Image courtesy of 

10. Take notice of any feedback you can get and rewrite as many times as necessary. You only have one chance to turn that bookshelf browser into a buyer. Make it count!

What's your take on blurbs? Have some examples (good or bad) that you'd like to share? Love to hear from  you.

Love to love travelling overseas! I'm so excited to be going to Malaysia next month so my mother can show my sister the country where she was born.

Love to laugh at puns.

Love to learn household tips from the Crazy Russian Hacker (Bonus: he makes me laugh). Check him out at:

Monday 6 April 2015

Easter Egg Traditions in Russia

with guest blogger, Suzi Love

Easter was introduced at the end of the 10th Century in Russia and became a time of family
celebrations. Starting as long ago as the Pagan times there was a tradition to paint eggs red, symbolising the sun that ancient people worshipped and to celebrate the awakening of nature after winter. Russians gathered with their family and close friends and such a celebration lasted seven days, the whole Bright Week. Elegant coloured eggs were part of the ritual, but also gifts.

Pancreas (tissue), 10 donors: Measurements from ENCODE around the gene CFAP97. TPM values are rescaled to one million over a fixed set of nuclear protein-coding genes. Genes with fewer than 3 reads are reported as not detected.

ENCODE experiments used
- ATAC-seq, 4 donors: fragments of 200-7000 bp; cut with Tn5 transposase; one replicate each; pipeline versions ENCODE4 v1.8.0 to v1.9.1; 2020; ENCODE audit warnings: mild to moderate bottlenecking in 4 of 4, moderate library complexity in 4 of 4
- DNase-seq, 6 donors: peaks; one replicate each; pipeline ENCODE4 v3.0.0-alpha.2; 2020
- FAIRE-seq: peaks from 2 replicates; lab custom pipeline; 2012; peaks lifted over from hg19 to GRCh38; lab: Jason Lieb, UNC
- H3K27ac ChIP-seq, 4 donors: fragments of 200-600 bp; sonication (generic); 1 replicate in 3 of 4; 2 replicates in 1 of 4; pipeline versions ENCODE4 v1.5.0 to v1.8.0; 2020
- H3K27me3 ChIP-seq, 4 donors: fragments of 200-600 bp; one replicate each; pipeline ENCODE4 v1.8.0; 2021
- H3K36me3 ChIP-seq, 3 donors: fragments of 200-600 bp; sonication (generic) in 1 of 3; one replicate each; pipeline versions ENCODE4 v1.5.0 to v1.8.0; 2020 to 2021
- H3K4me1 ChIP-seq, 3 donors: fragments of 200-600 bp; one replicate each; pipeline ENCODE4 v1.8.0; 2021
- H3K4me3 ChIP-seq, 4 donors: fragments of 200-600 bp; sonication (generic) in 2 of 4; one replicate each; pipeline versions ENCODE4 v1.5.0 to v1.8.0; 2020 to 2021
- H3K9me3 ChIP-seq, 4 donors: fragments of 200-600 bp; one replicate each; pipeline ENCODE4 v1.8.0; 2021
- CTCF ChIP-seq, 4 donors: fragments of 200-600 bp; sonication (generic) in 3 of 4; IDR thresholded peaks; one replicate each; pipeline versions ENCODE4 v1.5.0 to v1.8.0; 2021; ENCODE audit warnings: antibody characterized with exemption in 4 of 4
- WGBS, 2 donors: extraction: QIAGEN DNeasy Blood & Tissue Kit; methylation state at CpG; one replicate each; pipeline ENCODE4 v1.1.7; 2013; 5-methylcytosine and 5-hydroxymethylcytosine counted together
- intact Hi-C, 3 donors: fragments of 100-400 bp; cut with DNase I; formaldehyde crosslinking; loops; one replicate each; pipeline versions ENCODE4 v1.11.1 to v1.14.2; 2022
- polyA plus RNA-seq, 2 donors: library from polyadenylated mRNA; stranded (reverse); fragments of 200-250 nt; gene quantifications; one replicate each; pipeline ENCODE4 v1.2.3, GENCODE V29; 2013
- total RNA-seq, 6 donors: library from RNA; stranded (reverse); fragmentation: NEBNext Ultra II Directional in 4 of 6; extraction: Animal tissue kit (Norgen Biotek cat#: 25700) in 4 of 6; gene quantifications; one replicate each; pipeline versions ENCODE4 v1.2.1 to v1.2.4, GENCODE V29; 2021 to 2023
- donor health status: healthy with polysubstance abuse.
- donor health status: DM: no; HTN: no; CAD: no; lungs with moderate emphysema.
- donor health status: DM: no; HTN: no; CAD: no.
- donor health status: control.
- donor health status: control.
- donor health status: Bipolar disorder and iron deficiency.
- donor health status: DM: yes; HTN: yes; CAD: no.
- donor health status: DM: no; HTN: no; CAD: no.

On Easter Sunday, there was a custom of kissing. When people visited at Easter, they took with them painted eggs and greeted each other by saying 'Christ is risen'; the other person replied 'He is risen indeed'. They then kissed each other three times and presented Easter eggs.

In the 18th and 19th centuries at the courts of the Russian Emperors, tsars presented eggs to their retinue. Some were painted with biblical scenes, views of St Petersburg and Moscow, or coats of arms, while special gift souvenir eggs were made of wood, papier-mâché, porcelain, glass, stone and precious metal. If coloured stone was used they were carved and polished, after which they took on a golden or silver-pearl brilliance and appeared to emit light.

Easter eggs were symbolically painted in the colour of the Saviour's blood, which became even more significant at the war fronts where soldiers fought and died and blood was shed. The feast of the Resurrection became associated with the hope of salvation and the redemption of sins through personal courage and self-sacrifice.